Irish people abroad should not book flights home for Christmas yet, Varadkar says

Ryanair condemns Tánaiste’s comments, says people can travel under EU ‘traffic light’ system

November 12th, 2020: Tánaiste Leo Varadkar has advised Irish people based abroad not to book flights home for Christmas at the moment due to the ongoing Level 5 Covid-19 restrictions. Video: Oireachtas TV


Tánaiste Leo Varadkar has advised Irish people intending to come home from abroad for Christmas not to book their flights at the moment.

Mr Varadkar said in the Dáil on Thursday: “I know that’s difficult. I know that’s tough but Christmas is six weeks away and it’s too soon for people to be booking flights to come home.”

The Tánaiste said he had been watching Reeling in the Years, the RTÉ television programme that showcases events from years gone by. “In 1967 there was a foot and mouth outbreak in England and people were asked not to come and they didn’t and foot and mouth didn’t come to Ireland.

“I’m not saying it’s the same but certainly we’re not in the position at this point to advise people that it’s safe to come home for Christmas.

“I know that’s a tough message to hear but that is the case at the moment.”

He was responding during Leaders’ Question to Social Democrats joint leader Róisín Shortall.

She said that in the event of large numbers of people arriving in Ireland needing to take a Covid-19 test within five days of arrival, a significant number of those people were likely to test positive, and she asked if the Government was satisfied it had the capacity to deal with this. She also wanted to know the level of modelling that had been done.

Mr Varadkar said some modelling had been done about the possibility of a third wave of Covid-19 in January.

“I don’t know exactly to what extent international modelling feeds into that,” he said, adding that he would have to check that out.

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Traffic light system

The Cabinet has already agreed that arrivals from EU “red” countries - under the EU traffic light system for travel which Ireland has signed up to - will not have to restrict their movements for a full 14 days from midnight on November 29th if they produce a negative PCR test at least five days after their arrival.

The Polymerase Chain Reaction (PCR) test is considered the gold standard in testing for Covid-19.

Under the EU traffic light system anyone from a “green” country will not have to take a test. Those from an amber region should have a negative test before they get on the aeroplane.

“Where implications might arise is for people coming from a red zone,” and if they test positive. “That’s what we have to work on,” Mr Varadkar said.

Ryanair condemned Mr Varadkar’s suggestion that people should not booking flights home for Christmas yet. The airline said he should “confirm his support” for the EU traffic light system, which it says allows Irish people with a negaitive Covid-19 test, taken three days prior to arrival, to return home and allows EU citizens living in Ireland to travel to their home countries.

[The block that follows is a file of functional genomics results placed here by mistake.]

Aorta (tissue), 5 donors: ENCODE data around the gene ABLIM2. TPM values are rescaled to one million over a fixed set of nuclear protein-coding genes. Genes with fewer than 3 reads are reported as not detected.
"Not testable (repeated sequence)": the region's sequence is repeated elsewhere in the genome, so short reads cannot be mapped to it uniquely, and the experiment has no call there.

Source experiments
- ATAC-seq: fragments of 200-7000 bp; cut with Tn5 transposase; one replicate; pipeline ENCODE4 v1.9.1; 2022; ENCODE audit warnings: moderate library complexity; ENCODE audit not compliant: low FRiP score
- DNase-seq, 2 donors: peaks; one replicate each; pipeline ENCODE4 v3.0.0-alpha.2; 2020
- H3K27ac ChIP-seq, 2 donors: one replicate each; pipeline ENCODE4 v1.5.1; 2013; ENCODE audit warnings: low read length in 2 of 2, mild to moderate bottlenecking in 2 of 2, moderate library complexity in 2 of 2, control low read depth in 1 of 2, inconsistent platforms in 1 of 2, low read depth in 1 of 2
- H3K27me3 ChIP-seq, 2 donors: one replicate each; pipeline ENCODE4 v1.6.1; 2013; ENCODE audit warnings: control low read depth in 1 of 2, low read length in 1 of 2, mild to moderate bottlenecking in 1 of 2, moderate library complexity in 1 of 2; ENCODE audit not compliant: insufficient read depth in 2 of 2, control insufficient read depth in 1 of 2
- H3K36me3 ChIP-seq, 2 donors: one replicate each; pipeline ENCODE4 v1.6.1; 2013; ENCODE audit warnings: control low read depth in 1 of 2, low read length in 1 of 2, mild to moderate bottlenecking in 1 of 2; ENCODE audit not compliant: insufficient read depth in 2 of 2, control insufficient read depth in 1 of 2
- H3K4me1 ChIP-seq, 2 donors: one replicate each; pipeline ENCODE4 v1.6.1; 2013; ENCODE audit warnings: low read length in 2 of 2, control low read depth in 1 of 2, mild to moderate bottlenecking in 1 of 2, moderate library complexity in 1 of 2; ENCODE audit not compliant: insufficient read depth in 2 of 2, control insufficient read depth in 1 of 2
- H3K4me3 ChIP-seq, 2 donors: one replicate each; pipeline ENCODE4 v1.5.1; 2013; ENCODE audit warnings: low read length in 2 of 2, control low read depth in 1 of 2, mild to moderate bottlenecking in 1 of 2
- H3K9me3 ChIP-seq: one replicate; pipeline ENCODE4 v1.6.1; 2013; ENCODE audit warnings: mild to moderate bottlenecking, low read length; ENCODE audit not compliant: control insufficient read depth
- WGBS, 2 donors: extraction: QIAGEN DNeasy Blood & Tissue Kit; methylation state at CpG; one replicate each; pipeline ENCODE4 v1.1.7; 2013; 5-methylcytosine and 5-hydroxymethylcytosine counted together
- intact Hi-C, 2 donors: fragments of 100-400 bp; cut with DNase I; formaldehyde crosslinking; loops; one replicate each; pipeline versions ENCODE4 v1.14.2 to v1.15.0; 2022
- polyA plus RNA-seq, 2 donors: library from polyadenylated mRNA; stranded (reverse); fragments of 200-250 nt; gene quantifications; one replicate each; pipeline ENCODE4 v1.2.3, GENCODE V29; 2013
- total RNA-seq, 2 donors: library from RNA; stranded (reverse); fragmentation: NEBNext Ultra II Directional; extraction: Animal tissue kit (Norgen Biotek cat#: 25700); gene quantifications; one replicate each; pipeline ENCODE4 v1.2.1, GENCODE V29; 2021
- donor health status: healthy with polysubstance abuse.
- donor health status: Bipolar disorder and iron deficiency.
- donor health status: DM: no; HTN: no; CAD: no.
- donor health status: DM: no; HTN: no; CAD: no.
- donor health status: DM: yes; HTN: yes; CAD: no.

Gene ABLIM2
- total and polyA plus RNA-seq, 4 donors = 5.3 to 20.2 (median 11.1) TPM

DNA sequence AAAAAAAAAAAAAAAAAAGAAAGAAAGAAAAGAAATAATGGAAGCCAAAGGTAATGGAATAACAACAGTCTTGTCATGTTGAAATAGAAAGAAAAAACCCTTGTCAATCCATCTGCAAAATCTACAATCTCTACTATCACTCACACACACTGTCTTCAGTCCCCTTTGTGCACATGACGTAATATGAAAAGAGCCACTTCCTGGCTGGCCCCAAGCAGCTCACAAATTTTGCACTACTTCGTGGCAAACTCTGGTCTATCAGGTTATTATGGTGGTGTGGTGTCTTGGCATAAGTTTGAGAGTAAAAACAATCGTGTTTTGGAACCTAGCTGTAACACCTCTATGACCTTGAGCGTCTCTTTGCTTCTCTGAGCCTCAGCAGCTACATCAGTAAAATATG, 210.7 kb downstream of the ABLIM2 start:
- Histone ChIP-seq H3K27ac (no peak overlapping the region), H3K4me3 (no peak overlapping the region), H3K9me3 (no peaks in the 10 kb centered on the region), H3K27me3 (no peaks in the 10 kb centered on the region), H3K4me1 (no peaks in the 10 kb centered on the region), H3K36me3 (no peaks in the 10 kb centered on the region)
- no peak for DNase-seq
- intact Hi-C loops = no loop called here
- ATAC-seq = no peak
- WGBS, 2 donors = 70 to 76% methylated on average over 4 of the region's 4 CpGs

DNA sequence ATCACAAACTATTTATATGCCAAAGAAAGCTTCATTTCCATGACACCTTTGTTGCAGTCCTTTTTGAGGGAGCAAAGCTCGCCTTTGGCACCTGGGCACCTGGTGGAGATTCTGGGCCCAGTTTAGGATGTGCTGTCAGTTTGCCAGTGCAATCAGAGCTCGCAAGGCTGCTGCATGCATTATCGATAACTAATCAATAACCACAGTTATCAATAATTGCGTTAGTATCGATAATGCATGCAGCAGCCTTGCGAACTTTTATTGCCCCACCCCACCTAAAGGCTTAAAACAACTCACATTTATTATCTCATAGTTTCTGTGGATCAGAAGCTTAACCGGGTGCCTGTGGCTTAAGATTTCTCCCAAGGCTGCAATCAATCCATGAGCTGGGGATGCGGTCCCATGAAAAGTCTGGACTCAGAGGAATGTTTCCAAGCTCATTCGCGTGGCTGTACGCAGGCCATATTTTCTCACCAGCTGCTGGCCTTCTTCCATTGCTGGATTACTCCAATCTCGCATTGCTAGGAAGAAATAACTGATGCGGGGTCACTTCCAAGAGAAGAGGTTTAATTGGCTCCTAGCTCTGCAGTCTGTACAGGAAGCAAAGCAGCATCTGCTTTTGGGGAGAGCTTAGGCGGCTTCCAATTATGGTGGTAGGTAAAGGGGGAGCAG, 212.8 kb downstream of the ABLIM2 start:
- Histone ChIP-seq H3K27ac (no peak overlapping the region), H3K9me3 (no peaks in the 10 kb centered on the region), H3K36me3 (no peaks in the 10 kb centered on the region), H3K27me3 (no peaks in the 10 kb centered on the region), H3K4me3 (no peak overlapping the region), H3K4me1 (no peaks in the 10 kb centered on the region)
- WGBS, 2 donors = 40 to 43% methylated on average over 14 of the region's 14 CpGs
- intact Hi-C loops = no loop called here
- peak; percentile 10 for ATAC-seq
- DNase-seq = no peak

“Aviation is a critical part of national infrastructure and the Tánaiste, who is responsible for job creation, should be supporting the “Traffic Light” system instead of undermining it,” the company said in a statement.

Testing capacity

Earlier, the Dáil was warned that there was “no certainty of capacity” at airports to meet the demand for Covid-19 tests if increased numbers arrive for Christmas.

Minister of State for Transport Hildegarde Naughton said the daa testing plan for Dublin and Cork airports, “estimates the volumes of about 150 tests per day and ramping that up to 300 per day in total towards the end of the year”.

She added that “the daa have also identified capacity in the private sector testing market of up to 12,000 PCR tests per day”.

But, she said, there is “no certainty of capacity to meet all possible requirements”.

A daa spokesman said later “we will have a capacity of at least 12,000 tests per day in place when we have the testing facilities open in Dublin and Cork next week, rising to 15,000 per day as required”.

The Minister told Sinn Féin transport spokesman Darren O’Rourke that tests would have to be carried out privately to prevent an impact on HSE resources.

At Dublin Airport the tests will be carried out by two private companies with drive-through and walk-through facilities, which she said would be “reasonably priced”.

During transport questions Mr O’Rourke said people would want to know the Government’s advice on foreign travel and on the testing regime at airports for Christmas, pointing out that last year there were 1.2 million passengers at Dublin airport.

He said there was a very significant risk if very large numbers were coming back into the State this year and “it will have significant public health implications given the fact that our passenger locator form and our testing regime are not entirely adequate”.

Ms Naughton said there was a “level of personal responsibility whatever we do here at a national level with the health protocol”.

She said: “We don’t know where we’re going to be in relation to this virus. It’s moving in a really positive direction but you can be assured there is a high-level technical group at Government level who will be watching international travel, assessing this, working with the CMO (Chief Medical Officer) in relation to travel advice”.

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